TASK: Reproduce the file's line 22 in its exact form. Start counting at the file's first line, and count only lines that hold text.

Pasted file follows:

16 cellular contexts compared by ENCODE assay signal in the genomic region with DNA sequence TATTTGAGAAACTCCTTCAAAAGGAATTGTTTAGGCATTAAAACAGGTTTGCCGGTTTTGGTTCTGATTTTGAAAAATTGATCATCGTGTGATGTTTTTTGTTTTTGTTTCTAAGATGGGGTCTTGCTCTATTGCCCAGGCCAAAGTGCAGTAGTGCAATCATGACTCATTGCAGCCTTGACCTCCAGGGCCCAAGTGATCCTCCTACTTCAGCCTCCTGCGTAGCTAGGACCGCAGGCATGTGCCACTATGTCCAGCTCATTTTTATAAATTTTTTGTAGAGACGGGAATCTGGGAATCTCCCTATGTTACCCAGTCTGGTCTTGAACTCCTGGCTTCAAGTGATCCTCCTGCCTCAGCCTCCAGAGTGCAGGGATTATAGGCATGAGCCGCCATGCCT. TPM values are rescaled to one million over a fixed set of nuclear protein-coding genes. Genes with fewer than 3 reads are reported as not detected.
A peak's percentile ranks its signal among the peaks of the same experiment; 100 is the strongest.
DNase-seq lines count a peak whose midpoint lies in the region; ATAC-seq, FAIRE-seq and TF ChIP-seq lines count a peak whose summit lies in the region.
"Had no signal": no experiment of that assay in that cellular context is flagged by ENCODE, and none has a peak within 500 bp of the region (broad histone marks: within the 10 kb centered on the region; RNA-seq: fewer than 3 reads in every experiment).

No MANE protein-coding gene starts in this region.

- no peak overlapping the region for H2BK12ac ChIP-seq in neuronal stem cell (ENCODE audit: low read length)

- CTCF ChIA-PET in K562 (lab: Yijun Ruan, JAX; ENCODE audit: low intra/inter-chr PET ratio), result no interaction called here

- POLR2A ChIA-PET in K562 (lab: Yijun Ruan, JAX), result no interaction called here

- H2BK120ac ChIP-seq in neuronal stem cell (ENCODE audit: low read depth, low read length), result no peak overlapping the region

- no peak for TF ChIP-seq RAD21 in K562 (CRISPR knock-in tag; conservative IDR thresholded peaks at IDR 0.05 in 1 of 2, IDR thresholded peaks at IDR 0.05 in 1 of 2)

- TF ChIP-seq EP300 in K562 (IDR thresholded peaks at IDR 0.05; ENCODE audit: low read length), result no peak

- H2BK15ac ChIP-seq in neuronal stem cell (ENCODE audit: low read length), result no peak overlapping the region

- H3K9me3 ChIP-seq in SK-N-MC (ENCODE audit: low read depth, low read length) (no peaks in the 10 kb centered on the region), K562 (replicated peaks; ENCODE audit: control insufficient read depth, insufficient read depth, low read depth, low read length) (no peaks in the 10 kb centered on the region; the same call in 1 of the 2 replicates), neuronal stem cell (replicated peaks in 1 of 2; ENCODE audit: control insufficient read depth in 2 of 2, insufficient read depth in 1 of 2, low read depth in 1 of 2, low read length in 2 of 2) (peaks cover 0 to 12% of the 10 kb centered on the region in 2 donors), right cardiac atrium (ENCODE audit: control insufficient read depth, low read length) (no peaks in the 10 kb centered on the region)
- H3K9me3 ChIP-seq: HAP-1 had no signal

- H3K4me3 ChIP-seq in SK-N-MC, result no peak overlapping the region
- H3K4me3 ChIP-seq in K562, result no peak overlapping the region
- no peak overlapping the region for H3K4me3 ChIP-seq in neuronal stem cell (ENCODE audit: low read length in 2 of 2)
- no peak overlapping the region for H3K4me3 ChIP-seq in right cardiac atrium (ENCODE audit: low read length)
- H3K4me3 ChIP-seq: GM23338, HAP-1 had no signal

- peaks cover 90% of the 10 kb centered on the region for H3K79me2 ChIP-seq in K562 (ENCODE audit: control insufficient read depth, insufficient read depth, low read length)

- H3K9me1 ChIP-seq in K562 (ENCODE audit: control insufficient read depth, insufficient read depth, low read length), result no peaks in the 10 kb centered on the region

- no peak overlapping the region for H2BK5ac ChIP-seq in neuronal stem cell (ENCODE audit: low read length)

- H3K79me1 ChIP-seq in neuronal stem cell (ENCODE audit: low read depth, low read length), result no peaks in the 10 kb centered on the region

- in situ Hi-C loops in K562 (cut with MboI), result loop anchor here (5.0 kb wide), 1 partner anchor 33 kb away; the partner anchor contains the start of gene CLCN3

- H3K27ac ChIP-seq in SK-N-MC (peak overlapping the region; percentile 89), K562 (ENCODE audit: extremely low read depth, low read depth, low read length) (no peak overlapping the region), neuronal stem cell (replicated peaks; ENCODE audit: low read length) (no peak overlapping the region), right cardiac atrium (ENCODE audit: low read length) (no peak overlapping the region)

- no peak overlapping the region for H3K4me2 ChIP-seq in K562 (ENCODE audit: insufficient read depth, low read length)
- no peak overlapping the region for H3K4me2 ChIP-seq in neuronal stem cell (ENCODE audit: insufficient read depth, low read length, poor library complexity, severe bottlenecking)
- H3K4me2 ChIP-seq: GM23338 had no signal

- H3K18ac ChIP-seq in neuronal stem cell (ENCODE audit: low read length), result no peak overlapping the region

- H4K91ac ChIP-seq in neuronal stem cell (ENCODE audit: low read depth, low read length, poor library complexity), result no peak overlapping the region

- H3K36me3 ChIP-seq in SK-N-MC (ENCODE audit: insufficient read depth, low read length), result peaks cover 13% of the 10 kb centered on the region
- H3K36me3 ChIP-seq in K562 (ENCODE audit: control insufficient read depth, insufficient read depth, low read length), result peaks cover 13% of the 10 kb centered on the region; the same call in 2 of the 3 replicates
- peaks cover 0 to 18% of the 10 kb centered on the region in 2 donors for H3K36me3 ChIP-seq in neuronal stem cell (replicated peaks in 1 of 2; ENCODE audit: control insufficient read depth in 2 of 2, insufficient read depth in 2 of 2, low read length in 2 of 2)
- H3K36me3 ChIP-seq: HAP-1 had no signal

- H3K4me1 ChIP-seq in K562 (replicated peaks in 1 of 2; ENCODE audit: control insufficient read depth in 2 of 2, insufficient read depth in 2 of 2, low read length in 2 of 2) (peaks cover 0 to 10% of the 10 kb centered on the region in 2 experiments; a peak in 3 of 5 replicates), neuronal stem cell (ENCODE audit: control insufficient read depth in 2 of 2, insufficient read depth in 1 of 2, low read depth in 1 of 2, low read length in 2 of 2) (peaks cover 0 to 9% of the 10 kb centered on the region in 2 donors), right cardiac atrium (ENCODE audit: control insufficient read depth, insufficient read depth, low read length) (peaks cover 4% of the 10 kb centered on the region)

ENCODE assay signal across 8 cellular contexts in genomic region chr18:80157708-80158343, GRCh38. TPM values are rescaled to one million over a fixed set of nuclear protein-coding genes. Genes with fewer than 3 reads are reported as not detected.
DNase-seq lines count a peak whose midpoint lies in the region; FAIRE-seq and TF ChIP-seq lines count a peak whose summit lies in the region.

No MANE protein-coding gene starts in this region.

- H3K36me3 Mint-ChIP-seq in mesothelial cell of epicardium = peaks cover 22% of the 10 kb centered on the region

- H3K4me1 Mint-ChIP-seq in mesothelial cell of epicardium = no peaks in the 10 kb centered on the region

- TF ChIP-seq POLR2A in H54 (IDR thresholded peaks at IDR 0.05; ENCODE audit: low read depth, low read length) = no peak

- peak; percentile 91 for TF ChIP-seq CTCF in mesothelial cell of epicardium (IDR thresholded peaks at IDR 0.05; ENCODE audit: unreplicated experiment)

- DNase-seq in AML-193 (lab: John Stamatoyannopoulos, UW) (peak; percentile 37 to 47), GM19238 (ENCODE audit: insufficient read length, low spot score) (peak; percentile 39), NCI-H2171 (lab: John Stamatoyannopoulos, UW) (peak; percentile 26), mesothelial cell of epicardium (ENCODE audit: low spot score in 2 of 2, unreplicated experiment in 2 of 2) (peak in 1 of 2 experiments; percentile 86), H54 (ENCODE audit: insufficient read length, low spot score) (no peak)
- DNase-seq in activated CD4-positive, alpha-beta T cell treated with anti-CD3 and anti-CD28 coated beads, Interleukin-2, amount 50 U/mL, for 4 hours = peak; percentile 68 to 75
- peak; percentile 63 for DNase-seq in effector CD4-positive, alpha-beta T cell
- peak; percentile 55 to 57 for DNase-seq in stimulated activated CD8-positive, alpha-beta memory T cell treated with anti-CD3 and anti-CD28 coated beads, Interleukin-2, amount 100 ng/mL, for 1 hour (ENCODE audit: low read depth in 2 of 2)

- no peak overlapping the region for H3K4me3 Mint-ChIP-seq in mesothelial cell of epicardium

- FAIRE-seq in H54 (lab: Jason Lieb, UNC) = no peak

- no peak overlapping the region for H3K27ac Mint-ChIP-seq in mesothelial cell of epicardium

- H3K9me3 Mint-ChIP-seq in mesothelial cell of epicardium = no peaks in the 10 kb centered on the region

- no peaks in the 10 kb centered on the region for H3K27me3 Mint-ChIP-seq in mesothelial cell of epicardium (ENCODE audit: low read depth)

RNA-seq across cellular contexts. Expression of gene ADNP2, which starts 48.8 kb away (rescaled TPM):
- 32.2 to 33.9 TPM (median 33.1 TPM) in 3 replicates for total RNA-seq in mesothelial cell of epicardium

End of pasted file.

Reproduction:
- no peak overlapping the region for H2BK5ac ChIP-seq in neuronal stem cell (ENCODE audit: low read length)